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As First Son and Recently Thawed From Cryogenic Sleep Brylcreem Model Donald Trump Jr. continues to self-immolate like a chain-smoking gas station attendant, the White House sinks deeper into a full-on panic.

Junior's latest genius move was to “scoop” the New York Times by releasing an email chain that shows he thought he was meeting with a “Russian government attorney” last June in order to get damaging information about Hillary Clinton.

The email chain also demonstrates foreknowledge of “Russia and its government's support for Mr. Trump,” and it explicitly identifies the men who set the meeting up as government cutouts, working with Russian Prosecutor General Yury Chaika.

It also appears to implicate Trump's son-in-law and senior adviser, Jared Kushner, who was included in the “email chain” that contained these incriminating details.

Parallel to these developments, an odd pattern appears to be developing with regard to the White House's response to theses bombshells and Russia's response. Item one is this bit of White House Senior Adviser Sebastian Gorka's CNN interview that was flagged by Shareblue's Kaili Joy Gray:

CAMEROTA: “The question is that why then, if this was all on the up and up, did the president's son, Donald Jr., not disclose — not only not disclose it, but didn't actually use the right story when first asked about it? He claimed that the meeting was about adoption, but that wasn't what the real story was. And he's not alone. I mean, let me just pull up this graphic for you of the seven people connected to the Trump campaign somehow — Michael Flynn, Jeff Sessions, Jared Kushner, Paul Manafort, Don Jr., Carter Page, J.D. Gordon — none of them adequately disclosed their meetings with Russians until the press found out about it. What's going on?”

GORKA: “Nothing. You heard their statements. You heard Don Jr.'s statements that told you everything you need to know. He's not even a member of the administration.”

This offhand remark seemed to be standard distancing of the administration from potential liability, but in light of the later revelation of Junior's emails, it seems more specifically targeted at shielding Kushner, who is a member of the Trump administration.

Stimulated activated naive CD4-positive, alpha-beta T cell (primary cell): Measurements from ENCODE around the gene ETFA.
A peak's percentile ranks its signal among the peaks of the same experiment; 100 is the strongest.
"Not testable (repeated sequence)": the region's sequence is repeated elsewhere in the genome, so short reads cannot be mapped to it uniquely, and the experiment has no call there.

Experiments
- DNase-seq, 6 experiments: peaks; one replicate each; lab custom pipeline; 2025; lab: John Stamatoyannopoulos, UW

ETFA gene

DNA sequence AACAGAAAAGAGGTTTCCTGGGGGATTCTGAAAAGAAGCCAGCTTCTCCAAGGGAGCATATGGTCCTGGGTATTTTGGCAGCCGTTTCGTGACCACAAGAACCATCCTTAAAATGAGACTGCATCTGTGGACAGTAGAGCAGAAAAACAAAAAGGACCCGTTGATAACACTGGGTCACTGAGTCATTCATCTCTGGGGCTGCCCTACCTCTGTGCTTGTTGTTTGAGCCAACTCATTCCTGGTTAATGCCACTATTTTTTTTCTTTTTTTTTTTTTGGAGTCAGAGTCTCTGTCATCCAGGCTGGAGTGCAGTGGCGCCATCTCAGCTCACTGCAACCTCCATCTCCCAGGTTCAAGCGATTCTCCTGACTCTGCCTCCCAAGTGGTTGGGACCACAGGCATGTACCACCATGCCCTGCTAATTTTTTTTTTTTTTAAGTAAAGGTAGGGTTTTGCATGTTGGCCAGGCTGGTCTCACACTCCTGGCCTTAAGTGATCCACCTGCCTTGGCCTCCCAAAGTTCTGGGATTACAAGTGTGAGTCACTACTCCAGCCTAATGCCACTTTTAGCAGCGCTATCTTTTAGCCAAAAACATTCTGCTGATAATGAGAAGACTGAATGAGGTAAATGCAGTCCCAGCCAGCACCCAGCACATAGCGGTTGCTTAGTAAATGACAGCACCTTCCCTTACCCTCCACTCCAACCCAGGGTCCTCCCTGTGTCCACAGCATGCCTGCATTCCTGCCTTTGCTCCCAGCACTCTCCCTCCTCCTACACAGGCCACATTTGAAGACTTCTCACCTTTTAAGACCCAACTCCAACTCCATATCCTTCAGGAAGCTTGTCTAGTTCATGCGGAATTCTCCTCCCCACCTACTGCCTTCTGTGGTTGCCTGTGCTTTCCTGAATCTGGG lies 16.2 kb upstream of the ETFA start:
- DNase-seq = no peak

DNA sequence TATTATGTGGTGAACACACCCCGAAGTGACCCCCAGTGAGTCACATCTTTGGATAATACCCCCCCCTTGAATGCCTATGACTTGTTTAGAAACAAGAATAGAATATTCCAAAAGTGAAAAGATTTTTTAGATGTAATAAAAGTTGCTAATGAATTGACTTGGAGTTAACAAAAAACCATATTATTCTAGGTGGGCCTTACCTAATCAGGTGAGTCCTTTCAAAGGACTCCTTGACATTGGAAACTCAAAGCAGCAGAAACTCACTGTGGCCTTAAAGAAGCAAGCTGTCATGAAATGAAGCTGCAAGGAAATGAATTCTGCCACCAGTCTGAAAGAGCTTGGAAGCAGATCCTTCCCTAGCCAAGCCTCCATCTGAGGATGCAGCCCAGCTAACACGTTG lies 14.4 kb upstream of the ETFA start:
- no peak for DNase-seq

Item two is Russian attorney Natalia Veselnitskaya's interview with NBC News, also released before Junior's emails. She insists she has no connection to the Russian government, and the Russian government agrees, but the available facts do not.

Veselnitskaya has well-reported ties to the Russian government, and Junior's emails clearly identify her as part of a Russian government effort to aid Trump.

Viewed through that lens, this portion of Veselnitskaya's interview seems like part of a broader communications strategy:

“I never knew who else would be attending the meeting. All I knew was that Mr. Donald Trump Jr. was willing to meet with me. I could recognize the young gentleman who was only present in the meeting for probably the first seven to 10 minutes. And then he stood up and left the room. It was Mr. Jared Kushner. And he never came back, by the way. And the other individual who was at the same meeting was always looking at his phone. He was reading something. He never took any active part in the conversation. That was Mr. Manafort.”

Veselnitskaya seems to be making a strained effort to insulate Kushner and, to a lesser degree, Manafort from the fallout from this meeting while leaving Don Jr. to twist in the breeze.

Manafort isn't a member of the administration, either, but his own deep ties to Russia give the Kremlin plenty of motivation to protect him, and Kushner's participation in the meeting is an obvious threat to the current White House, but Don Jr. is just some guy who keeps machine-gunning himself in the bloody stumps where his feet used to be.

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This is a commentary piece. The views expressed in this article are those of just the author.